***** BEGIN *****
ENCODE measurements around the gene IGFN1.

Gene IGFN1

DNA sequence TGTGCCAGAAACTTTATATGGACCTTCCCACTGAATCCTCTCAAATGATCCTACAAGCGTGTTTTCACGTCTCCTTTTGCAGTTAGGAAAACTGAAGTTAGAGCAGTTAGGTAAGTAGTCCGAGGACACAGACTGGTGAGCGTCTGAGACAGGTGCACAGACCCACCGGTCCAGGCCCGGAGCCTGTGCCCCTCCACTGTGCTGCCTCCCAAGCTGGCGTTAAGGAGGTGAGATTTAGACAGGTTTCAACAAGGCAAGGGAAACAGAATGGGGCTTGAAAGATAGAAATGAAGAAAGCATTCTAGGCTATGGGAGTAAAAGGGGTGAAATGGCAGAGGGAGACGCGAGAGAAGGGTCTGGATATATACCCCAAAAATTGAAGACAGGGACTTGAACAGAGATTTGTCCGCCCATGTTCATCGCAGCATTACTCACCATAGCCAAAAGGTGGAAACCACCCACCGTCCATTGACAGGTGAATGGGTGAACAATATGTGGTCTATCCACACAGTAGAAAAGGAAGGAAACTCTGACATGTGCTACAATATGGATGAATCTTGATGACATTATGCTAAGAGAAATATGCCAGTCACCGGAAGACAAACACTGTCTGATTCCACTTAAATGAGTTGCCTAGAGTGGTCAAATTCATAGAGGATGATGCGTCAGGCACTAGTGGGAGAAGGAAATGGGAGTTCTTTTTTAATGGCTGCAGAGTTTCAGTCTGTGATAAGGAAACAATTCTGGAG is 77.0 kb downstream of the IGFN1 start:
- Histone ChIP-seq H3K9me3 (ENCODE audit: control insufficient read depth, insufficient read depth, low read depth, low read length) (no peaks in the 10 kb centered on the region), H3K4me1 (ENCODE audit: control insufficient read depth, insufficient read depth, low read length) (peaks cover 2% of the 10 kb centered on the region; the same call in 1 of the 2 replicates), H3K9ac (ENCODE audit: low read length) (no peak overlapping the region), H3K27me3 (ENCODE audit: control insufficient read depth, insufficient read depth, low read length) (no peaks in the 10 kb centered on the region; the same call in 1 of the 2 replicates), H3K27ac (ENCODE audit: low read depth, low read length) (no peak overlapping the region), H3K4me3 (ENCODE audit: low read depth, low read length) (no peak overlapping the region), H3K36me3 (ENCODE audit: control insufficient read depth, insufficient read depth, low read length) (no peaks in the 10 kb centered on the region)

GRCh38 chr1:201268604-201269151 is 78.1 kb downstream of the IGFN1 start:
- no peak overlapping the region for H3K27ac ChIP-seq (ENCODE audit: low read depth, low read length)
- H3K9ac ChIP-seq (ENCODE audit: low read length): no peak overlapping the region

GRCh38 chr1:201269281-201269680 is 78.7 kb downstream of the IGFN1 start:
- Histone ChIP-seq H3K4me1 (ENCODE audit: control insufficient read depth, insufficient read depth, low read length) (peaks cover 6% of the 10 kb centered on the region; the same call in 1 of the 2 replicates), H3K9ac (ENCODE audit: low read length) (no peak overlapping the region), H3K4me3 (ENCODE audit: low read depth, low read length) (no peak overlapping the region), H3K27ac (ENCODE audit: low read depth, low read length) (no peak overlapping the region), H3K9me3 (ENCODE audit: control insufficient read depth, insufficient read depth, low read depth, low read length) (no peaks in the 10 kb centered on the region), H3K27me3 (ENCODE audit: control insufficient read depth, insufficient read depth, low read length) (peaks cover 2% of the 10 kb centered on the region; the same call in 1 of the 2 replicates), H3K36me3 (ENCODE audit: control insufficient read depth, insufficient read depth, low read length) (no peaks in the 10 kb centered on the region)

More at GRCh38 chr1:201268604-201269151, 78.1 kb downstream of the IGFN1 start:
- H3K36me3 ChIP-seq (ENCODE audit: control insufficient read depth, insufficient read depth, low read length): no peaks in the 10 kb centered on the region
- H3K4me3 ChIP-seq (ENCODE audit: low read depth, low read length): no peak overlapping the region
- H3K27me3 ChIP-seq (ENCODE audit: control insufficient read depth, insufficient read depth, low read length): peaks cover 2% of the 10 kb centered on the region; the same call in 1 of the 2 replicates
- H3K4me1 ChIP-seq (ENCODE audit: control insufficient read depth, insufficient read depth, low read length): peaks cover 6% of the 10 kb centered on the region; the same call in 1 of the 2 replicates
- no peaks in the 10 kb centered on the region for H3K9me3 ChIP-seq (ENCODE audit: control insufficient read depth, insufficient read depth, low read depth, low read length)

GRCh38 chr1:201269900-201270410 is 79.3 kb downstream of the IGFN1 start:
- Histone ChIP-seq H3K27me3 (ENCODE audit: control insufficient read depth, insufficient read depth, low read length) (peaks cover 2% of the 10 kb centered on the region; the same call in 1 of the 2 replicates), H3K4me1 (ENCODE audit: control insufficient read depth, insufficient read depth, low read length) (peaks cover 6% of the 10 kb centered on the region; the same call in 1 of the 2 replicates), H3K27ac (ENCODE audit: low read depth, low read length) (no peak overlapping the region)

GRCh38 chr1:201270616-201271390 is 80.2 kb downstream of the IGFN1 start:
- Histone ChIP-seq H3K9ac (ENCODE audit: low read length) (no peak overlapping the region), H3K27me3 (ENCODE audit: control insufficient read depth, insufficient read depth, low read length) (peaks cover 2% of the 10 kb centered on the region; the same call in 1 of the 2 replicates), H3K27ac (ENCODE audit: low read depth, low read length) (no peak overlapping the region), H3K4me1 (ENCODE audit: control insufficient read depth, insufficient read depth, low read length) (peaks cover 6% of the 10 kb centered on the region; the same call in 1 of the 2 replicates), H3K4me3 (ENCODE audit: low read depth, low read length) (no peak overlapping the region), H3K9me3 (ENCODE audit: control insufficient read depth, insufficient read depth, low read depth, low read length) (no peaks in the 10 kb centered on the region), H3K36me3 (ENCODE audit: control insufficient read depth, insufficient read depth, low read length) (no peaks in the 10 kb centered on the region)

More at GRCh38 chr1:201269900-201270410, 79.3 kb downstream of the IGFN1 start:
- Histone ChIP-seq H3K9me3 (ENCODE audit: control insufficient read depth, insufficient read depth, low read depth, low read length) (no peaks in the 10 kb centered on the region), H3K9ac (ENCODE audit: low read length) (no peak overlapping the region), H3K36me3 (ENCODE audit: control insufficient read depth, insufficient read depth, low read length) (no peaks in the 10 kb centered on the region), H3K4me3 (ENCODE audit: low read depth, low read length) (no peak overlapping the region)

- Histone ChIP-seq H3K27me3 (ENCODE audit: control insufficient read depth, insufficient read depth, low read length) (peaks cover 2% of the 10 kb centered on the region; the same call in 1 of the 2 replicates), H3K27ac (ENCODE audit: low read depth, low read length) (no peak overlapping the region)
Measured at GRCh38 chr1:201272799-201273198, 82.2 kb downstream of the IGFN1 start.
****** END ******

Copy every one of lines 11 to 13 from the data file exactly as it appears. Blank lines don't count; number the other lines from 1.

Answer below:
- H3K36me3 ChIP-seq (ENCODE audit: control insufficient read depth, insufficient read depth, low read length): no peaks in the 10 kb centered on the region
- H3K4me3 ChIP-seq (ENCODE audit: low read depth, low read length): no peak overlapping the region
- H3K27me3 ChIP-seq (ENCODE audit: control insufficient read depth, insufficient read depth, low read length): peaks cover 2% of the 10 kb centered on the region; the same call in 1 of the 2 replicates